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US aims at longer missile ranges to target China in Pacific

In order to gain an advantage in the Pacific by extending the range of its front-line armaments and enabling American forces to operate farther from China, U.S. authorities seek to alter the chemical mixture that powers missiles and rockets.

By using more potent propellants and lighter warheads, the Pentagon and Congress are considering a retrofit that could increase some current weapons’ ranges by as much as 20%.

Last Monday, the Senate published bill language that included at least $13 million for the creation, testing, and development of “energetics,” or chemical substances that can be used to propel missiles or take the place of explosives in warheads.

Even though the funds represent a very modest percentage of the $886 billion military plan that Congress is presently discussing, they represent the start of a process that might ultimately lead to significant more spending on weapons.

Widespread bipartisan support exists for the effort to deter China, but the Republican-controlled House of Representatives and the Democratic-controlled Senate still need to agree on the idea’s ultimate funding levels.


US starts CL-20 project to counter China

US officials told the media that pending final approval in Congress, the measure would launch a Pentagon programme to try to increase the range of current weapons using chemicals like China Lake Compound #20, also known as CL-20.

One senior defence official claimed that CL-20, which was created by a federal facility in California back in the 1980s, is one of the most talked-about chemical substances under consideration. Congress has been drawn to studies like one from 2021 that claimed that, combined with other modifications, repowering a rocket with CL-20 might increase its range by around 20%.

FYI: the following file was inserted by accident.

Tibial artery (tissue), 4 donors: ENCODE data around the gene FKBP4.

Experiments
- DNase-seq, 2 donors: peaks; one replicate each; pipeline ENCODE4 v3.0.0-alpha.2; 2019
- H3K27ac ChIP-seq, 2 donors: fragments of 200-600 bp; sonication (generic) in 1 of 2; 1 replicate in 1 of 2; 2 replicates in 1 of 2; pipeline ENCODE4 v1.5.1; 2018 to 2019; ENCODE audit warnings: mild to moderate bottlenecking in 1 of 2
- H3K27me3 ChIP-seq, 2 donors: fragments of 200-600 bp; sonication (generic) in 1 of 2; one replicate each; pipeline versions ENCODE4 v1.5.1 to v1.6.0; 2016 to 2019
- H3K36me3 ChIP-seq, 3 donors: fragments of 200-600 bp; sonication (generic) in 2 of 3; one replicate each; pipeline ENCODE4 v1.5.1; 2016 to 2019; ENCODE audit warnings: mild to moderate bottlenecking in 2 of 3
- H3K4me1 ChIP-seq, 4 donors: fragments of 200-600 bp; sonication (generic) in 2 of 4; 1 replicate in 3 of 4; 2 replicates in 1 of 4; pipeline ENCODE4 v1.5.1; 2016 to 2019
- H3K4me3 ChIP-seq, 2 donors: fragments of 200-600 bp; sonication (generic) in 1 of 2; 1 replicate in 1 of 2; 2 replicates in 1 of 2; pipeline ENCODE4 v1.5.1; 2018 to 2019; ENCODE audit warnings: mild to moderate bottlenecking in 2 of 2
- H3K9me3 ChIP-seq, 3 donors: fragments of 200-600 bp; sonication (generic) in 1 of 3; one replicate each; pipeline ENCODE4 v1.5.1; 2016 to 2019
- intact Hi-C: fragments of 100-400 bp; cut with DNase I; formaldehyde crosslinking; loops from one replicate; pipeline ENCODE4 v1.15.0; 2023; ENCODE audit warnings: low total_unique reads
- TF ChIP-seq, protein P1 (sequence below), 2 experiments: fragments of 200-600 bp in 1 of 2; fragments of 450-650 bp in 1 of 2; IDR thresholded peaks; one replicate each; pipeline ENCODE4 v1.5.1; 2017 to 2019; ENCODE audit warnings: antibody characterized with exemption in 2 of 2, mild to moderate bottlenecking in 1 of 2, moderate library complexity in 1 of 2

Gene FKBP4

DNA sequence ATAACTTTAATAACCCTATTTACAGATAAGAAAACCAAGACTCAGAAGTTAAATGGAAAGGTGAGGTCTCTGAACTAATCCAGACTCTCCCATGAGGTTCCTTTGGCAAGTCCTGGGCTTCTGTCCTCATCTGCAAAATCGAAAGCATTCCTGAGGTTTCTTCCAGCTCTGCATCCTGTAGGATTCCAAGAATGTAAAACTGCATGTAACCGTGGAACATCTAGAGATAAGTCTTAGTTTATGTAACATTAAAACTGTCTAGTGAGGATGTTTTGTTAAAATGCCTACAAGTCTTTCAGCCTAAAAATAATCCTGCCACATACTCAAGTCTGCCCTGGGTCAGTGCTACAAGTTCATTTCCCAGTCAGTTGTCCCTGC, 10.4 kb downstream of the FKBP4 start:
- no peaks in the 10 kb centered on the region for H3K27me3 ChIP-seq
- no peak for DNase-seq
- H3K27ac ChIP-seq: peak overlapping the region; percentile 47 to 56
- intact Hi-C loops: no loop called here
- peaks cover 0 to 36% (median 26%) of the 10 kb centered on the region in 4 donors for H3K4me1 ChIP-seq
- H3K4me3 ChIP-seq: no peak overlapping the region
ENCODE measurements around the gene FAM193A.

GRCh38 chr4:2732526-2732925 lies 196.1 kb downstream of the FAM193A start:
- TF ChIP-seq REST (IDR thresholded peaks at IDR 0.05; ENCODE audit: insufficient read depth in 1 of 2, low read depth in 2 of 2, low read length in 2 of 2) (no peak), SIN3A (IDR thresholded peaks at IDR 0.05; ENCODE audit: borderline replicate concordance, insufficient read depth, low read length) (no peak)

New energetic materials, according to a study by the Energetics Technology Centre, give a 400-pound bomb “the same lethality as a current 1000-pound bomb,” and China develops “CL-20 on an industrial scale and built it into weapons systems.”

One of the primary manufacturers of CL-20 in the United States is Northrop Grumman Corp (NOC.N). Aerojet Rocketdyne, which L3Harris Technologies (LHX.N) just purchased, is the other major manufacturer of rocket motors.

According to the proposal, the Senate-designated monies would be used to create an energy materials office within the Department of Defence reporting to Kathleen Hicks, the deputy secretary of defence.

To avoid institutional red tape, the agency would serve as a coordinating body for the army, navy, and air force.

The Pentagon must implement the CL-20 pilot programme, which replaces either the explosive or propellant in three existing weapons, according to the House version of the yearly defence bill.

The House version does not mention any specific weapons, but according to Bob Kavetsky of the Energetics Technology Centre, long-range anti-ship missiles and extended-range air-to-surface missiles developed by Lockheed Martin (LMT.N) are candidates for the new chemicals. Other contenders are the Boeing (BA.N) Harpoon anti-ship missile and the Lockheed and RTX (RTX.N) Javelin anti-tank weapons.